The film never got a "2-Disc Special Edition" DVD anytime after 2000, while Pocahontas and Mulan got special editions. Since this and Hercules were on the low end of the list, box office-wise, Disney didn't bother giving the films good DVD releases. Hunchback received piss-poor DVD treatment in 2002, a disc that included only a few bonus features, not all of the LaserDisc features were ported over to this release. The Blu-ray is also a letdown, not adding anything new while also... Well, let's not go there. At least the film looks great on the disc.

Little by little, like other unfairly mistreated Disney animated classics, it's getting the popularity it deserves. Its darker elements and storyline are admired, and Frollo is also being recognized as one of the great Disney villains. The rediscovery has been great in the past five years or so, and as it gains new fans, Disney ought to take notice.

The Hunchback of Notre Dame aspires to be something worthy of Walt's best, the Golden Age features that are the bona fide tip-top achievements of both Disney animation and animation in general. It gets very close, though the meddling functions as something an anchor and does hold it back a bit. Where it soars, it really soars. This is probably the darkest and most adult-oriented of Disney's animated features of the last 40 years, even more so than today's very well-made and mostly pretty consistent Disney animated films. Remove the gargoyles (or replace their dialogue with less goofy, childish one-liners) and the unnecessary comic relief, and you'd have one of the greatest Disney animated features. Even with the pandering and problems, it's still a very strong and daring effort.

"The Hunchback of Notre Dame" is in the second tier of my ever-evolving best-to-worst Disney animated classics list. What are your thoughts on this Disney animated feature? Sound off below!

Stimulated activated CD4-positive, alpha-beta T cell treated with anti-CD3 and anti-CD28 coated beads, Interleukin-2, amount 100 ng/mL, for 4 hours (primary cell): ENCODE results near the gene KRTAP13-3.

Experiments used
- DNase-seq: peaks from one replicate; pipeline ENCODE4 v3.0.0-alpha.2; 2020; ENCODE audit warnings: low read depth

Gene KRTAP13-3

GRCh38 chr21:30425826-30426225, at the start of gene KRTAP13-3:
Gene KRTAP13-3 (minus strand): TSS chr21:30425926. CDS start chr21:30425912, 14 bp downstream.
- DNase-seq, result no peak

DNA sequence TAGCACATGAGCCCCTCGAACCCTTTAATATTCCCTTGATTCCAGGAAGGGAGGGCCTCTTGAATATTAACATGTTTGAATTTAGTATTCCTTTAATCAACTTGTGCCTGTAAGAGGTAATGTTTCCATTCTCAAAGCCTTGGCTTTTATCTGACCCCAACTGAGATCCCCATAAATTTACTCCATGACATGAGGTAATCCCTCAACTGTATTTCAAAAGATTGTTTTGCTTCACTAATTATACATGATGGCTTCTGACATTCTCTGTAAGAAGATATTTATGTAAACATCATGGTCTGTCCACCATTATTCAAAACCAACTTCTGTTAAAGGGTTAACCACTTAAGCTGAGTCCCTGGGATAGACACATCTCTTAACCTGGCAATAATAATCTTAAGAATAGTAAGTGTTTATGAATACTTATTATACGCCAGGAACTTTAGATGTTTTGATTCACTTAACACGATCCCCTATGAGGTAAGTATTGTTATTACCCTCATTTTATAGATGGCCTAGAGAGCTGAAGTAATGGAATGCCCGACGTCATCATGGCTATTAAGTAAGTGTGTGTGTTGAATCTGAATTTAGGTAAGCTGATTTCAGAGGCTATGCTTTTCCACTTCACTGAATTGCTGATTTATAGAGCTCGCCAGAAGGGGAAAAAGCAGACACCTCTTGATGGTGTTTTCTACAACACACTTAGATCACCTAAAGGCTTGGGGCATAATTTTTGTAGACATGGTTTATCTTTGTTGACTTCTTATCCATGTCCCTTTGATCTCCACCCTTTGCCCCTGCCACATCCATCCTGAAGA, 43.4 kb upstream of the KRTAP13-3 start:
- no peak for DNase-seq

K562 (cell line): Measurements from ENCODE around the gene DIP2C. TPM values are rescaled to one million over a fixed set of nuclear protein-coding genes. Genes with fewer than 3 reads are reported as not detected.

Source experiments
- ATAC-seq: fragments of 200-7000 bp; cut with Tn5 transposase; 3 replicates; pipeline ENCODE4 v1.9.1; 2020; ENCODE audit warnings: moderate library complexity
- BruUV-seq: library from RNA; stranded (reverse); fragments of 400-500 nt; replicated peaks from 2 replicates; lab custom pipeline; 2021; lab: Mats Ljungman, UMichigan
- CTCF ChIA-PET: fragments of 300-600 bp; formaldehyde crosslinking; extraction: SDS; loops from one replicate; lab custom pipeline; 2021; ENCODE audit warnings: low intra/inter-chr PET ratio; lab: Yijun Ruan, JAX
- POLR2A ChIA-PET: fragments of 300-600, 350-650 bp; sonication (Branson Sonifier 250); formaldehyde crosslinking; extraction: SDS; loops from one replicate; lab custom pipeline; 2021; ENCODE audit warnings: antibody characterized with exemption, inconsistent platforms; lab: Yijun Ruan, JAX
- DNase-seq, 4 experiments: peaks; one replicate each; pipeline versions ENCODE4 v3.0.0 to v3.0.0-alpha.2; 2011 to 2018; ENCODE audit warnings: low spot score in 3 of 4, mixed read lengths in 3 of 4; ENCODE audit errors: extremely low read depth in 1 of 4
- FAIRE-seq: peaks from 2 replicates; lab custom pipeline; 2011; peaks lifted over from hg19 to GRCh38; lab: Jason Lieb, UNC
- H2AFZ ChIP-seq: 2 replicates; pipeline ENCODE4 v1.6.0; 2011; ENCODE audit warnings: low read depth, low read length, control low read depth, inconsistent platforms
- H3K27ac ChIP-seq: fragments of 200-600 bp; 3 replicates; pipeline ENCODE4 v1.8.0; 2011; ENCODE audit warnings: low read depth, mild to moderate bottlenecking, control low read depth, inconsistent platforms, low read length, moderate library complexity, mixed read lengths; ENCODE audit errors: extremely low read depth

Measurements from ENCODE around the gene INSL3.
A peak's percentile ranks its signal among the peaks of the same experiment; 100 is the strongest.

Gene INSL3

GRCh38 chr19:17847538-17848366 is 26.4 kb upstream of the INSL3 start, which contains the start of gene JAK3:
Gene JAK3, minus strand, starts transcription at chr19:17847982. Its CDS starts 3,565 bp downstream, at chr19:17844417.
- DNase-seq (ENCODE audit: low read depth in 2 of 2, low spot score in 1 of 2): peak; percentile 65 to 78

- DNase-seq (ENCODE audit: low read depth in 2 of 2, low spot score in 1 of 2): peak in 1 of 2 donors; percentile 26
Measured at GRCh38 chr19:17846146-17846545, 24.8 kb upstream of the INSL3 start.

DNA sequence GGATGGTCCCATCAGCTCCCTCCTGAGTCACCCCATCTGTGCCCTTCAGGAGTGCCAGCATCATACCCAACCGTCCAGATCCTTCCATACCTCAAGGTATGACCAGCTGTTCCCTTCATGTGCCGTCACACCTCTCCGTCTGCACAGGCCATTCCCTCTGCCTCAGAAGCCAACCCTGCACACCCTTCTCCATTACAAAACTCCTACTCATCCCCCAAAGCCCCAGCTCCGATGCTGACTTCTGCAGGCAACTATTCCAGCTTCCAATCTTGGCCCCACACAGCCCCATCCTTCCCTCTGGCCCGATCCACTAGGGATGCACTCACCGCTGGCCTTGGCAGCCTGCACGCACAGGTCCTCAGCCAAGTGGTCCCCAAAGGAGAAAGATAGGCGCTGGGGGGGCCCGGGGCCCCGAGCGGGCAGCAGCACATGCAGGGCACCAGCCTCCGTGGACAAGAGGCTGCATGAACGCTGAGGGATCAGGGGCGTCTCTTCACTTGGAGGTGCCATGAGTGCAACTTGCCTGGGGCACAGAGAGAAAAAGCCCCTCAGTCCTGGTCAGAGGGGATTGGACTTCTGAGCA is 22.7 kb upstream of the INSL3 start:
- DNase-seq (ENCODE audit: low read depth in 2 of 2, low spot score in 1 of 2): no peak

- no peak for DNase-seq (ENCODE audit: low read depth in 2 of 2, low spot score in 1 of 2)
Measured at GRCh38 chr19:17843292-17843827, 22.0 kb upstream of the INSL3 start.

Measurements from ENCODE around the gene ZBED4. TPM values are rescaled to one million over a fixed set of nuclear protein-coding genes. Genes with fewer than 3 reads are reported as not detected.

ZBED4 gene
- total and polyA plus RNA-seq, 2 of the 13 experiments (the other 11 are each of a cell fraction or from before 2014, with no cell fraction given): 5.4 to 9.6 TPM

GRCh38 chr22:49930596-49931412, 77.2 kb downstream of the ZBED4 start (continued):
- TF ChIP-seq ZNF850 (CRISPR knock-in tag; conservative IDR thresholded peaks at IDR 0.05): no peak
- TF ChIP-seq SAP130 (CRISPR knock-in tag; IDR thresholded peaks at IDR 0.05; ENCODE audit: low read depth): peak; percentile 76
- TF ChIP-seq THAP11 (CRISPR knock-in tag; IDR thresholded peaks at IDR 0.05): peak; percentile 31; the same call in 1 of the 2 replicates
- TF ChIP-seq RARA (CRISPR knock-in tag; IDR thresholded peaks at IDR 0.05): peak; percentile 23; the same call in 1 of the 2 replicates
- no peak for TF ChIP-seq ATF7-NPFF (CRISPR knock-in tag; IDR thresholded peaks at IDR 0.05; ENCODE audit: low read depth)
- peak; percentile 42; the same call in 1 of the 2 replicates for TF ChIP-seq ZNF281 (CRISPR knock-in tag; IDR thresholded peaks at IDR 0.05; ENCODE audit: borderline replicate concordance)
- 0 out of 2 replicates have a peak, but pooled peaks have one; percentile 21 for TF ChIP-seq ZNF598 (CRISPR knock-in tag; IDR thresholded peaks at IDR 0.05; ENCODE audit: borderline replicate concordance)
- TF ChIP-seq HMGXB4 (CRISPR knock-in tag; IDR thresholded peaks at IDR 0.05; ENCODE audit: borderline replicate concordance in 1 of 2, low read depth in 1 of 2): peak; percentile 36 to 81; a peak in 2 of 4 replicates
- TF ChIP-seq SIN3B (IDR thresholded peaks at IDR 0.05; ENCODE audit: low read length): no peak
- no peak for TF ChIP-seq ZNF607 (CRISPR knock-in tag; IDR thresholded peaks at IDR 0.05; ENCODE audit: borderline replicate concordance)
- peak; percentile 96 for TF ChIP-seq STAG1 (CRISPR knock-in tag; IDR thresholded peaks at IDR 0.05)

3 comments:

  1. Remove the gargoyles and you get a dark Disney film full of religious thematic content

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  2. It's always been a favorite! Esmeralda was the moon of my life when I was six, and I just adored Quasimodo and still do. It's very dark and intense, but even as a child, I appreciated it a great deal. Clopin and the musical numbers are more reasons why I enjoyed it as much as I did. Not much has changed either. It is a worthy film, but the gargoyles should have been handled better.

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  3. to my surprise I did not enjoy this film. the movie I think really needed someone with a gray mortality and no one had it. Frollo and Quasi seem perfect for Gray mortality. Frollo is said to be complex,but I only saw an evil person who does only evil things. I think the film should have put heavy focus on his thoughts of battling his son, and he just wants to use him to get rid of the gypsies. What about Quasi? I would suggest they make him bitter because of the ill treatment. Make him be a good man who was corrupted by his treatment at the feast of fools and then rediscover his good side later on in the movie. I may wach it again, but only as a study on potential problems in dark films and to see what I might have missed. If it makes you happy enjoy it.